Really Re-imagining Christchurch

Some well meaning meddling, waffly, “other people” have set up a site called Re-imagine Christchurch. The only problem is that it has been infiltrated by even more meddling, waffly tree hugging, pinko fools that want to spend screeds of other peoples money on pet projects like the arts, public transport and other useless stuff that won’t actually help Christchurch get back to work.

What Christchurch actually needs  is:

More roads, better parking no heritage buildings that could kill people by falling over, more telecommuting with better high speed broadband, politicians that understand cost, and cost benefit, and that someone has to pay for everything, no subsidy for public transport, user pays for cultural heritage, no subsidies for the arts until everyone has sewerage working,not just long drops or chemical toilets.

There is bugger all point in having ballet if you have to crap in your backyard.

Inevitably Christchurch is going to spread out. The inner city is rooted. Much of the land can’t be built on again. This means that no-one will be able to go to work in the CBD for months, so all the businesses will spread out to the city fringe. There they will discover this means better parking, less traffic and decide that with modern communications you don’t need to see people face to face very often.

So the big service providers and head offices will move out of the CBD, and therefore there will then be no point in having public transport because people will be going all over the place rather than to a central location. This won’t be temporary, they will all discover that they don’t need to meet face to face any more because they can use modern communications methods like telephones, Skype and other innovations to talk to people and do business. They will achieve a lot
more, and they won’t need a city centre to do it.


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  • mediatart

    So those 130 odd people killed in the CTV and PPG buildings were in ‘heritage’ buildings?
    One guy stopped at a suburban bakery shop and the facade fell onto his vehicle before he got out. Hardly what you call a heritage building ?
    Considering that over the last 20 years the Council was derelict in not removing the most dangerous features such as brick parapets and such , too late they have found a little prevention goes a long way.

    • grizz

      Quite, just like those heritage buildings the so called modern bulidings were not up to standard and they need to go as well. It was shear luck that no one was killed in the cathedral at the time. You can do what you like to heritage buildings, but they will never be up to modern standard and only put people in danger when the next quake comes along.

      Look on the brightside, you can redesign an entire city centre with modern, efficient functional buildings with all the necessary communication tools, cut and cover subways and possibly underground roads. Provisions could be made for arts centres, but I agree, keeping people gainfully employed comes first, the ballet and theatres will have to come second.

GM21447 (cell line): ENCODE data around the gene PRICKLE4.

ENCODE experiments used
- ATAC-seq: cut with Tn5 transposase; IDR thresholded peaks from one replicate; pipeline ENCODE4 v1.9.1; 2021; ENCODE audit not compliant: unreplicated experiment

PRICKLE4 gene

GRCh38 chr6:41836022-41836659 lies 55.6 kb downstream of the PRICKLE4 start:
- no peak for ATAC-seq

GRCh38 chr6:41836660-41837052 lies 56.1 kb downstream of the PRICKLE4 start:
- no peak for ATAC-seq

• Ciaron

        just like those her­itage build­ings the so called mod­ern bulid­ings were not up to stan­dard

        Fail. Just because two “modern” buildings fell down, It doesn’t mean they weren’t up to code. It means the ground accelerations were in excess of what the code required lateral resisting systems could cope with. Along with the fact that this earthquake has highlighted torsional effects which AFAIK weren’t a major consideration in earlier versions of the code.

        One guy stopped at a sub­ur­ban bak­ery shop and the façade fell onto his vehi­cle before he got out. Hardly what you call a her­itage build­ing ?

        If it was an un-reinforced masonry structure built before 1960 with the same construction methodology as any number of “heritage” buildings, would that shut you up? “Heritage building” is not a construction type, it simply means a building has historical (or other) significance.

  • matt

    As a former resident of Christchurch, I can say that the biggest problem with the CDB as it was had nothing to do with cars, roads or public transport; the problem was that nobody lived there. Because of this, it had very little “life” of it’s own, and so people who didn’t live in the city center weren’t drawn in.

    I would suggest that instead of all this PC hand-wringing and other-people’s-money-spending, the council simply rezones some of the central city to allow a variety of residential accomodation, predominantly high density.

  • johnqpublic

    At least half the population could quite sensibly “telework” but it’s far more difficult to boss people around when you’re not in their faces, and this is precisely why I think it will never become commonplace until we all become self-employed again like we were pre-Industrial Revolution.